Tens of thousands march against government plan to allow women to wear Muslim religious attire to universities. But while leadership insists move would expand freedom for minorities, secular nation wary of fundamental Islam worries move may lead to pressure against women to cover upÂ
‘Turkey will remain secular’ protestors chantedÂ
Some 125,000 flag-waving Turks on Saturday denounced the Islamic-rooted government over its plans to lift a decades-old ban on Islamic head scarves in universities – a move the foreign minister said would expand Turkish freedoms.
The government has defended its plan as a reform needed to bring Turkey in line with European Union human rights guidelines, but many including the country’s influential military establishment see the move as a serious threat to the country’s secular traditions.
Foreign Minister Ali Babacan told a news conference on Saturday that the government wanted to expand freedoms to turn Turkey into a “first-class democracy where freedoms in all fields are enjoyed fully”.
* ‘Islamic democracy’- you know what that means…
He also said Turkey must lift the ban as part of democratic reforms aimed at European Union accession. The EU has pressed Turkey to boost freedom of expression and minority rights but has no EU position on the headscarf issue.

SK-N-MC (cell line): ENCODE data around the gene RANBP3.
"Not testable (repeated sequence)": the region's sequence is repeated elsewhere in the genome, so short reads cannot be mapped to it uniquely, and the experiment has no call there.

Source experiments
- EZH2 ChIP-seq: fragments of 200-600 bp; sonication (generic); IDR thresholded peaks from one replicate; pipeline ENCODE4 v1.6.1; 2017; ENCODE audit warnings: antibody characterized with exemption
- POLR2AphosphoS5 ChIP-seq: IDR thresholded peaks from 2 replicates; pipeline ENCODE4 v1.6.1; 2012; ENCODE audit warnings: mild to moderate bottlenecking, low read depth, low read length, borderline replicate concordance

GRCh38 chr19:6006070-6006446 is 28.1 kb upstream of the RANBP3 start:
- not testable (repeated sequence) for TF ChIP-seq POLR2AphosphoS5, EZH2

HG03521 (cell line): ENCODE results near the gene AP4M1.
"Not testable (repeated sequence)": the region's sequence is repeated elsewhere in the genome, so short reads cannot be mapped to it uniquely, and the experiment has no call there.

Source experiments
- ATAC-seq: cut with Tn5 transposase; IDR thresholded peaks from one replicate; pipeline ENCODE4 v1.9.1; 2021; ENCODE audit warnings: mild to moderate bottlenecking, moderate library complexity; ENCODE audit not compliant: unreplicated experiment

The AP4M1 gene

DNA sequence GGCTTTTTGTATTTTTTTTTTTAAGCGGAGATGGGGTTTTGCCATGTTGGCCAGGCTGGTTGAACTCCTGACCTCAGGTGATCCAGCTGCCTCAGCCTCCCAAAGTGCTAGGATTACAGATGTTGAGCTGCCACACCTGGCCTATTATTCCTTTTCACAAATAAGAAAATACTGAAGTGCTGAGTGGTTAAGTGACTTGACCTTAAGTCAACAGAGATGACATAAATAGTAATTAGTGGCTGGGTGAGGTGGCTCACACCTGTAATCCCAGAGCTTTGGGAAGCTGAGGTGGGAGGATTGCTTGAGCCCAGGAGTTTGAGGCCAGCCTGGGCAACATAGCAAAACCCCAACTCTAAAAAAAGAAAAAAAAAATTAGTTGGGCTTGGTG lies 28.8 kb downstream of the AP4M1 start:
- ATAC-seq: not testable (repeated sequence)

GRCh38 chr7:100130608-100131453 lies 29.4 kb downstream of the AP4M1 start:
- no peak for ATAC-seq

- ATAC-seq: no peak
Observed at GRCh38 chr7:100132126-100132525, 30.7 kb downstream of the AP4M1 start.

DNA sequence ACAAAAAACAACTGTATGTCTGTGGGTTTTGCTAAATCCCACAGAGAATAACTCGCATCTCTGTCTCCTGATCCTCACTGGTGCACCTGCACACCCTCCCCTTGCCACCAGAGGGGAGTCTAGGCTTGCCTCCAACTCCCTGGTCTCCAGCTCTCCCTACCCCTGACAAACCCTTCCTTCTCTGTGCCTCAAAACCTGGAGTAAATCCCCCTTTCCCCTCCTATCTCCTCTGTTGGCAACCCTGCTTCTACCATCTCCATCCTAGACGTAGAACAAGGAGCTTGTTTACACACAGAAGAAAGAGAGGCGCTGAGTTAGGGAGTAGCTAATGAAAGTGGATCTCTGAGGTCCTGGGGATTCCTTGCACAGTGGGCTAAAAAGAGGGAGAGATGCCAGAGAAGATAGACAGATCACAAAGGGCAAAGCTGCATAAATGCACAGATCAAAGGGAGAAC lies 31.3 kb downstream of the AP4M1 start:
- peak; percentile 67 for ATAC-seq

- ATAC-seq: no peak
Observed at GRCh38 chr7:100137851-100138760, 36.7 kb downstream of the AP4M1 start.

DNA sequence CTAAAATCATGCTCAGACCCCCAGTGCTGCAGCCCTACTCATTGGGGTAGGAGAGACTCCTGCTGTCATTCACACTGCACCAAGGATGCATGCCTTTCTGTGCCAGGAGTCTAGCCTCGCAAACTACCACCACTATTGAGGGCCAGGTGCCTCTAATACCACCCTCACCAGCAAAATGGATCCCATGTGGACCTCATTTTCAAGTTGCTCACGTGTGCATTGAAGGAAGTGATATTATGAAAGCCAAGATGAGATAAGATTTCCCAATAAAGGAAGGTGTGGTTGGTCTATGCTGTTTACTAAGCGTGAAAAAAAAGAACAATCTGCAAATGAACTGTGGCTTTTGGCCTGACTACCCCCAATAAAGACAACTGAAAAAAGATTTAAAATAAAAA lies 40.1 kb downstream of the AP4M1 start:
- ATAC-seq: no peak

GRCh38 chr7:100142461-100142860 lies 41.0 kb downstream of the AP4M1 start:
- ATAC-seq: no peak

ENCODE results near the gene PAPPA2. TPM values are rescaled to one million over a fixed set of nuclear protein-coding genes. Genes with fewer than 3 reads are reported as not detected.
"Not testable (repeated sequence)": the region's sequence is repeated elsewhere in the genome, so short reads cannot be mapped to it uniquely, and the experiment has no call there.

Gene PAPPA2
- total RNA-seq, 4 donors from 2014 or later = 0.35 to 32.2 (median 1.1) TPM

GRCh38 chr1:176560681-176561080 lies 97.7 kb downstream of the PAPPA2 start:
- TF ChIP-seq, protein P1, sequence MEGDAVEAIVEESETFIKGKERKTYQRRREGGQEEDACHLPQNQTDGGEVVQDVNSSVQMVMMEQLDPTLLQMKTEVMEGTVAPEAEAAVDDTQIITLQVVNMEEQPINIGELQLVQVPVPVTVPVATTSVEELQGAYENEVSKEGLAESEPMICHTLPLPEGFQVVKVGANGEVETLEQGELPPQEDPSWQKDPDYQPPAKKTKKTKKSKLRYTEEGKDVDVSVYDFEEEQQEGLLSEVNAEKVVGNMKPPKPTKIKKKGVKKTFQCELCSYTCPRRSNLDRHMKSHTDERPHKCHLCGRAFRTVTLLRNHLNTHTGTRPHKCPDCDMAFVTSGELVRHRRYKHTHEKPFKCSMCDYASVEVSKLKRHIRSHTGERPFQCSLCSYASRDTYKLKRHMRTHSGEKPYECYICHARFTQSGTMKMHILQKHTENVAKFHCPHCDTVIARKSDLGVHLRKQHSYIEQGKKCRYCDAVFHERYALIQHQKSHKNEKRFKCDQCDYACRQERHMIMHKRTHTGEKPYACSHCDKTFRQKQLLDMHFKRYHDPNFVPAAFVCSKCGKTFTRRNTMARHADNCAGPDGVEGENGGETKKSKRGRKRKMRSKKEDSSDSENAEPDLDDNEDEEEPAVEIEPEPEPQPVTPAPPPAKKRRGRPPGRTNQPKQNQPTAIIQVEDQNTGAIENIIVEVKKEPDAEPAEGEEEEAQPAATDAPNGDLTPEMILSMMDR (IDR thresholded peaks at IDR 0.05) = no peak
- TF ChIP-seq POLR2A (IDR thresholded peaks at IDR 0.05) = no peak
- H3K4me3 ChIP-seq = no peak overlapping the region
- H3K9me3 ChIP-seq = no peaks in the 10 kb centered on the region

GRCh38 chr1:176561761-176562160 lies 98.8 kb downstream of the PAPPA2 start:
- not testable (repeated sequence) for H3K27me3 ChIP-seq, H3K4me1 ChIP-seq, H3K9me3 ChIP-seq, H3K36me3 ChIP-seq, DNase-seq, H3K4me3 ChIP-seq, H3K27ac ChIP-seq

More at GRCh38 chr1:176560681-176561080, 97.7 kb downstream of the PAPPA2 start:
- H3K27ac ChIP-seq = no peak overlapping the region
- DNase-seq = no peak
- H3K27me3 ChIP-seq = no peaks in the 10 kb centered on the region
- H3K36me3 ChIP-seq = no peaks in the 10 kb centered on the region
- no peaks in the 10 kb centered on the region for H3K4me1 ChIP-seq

The Parliament was expected to approve a series of legal amendments next week under which female students would be allowed to wear head scarves at universities as long as they tie them under the chin, leaving their faces more exposed.
The nuance was unlikely to win over many opponents who regard the head scarves as political statements. It even failed to satisfy some Islamists who staged separate protests in Istanbul and Ankara, demanding the freedom to wear a more Islamic-style head scarf that tightly covers the hair. Some of them covered their hair with paper bags in protest in Ankara.
“Turkey is secular and will remain secular,” shouted protesters as they waved national flags and banners of Mustafa Kemal Ataturk, revered founder of the republic which separated religion and state, at his mausoleum in the capital Ankara.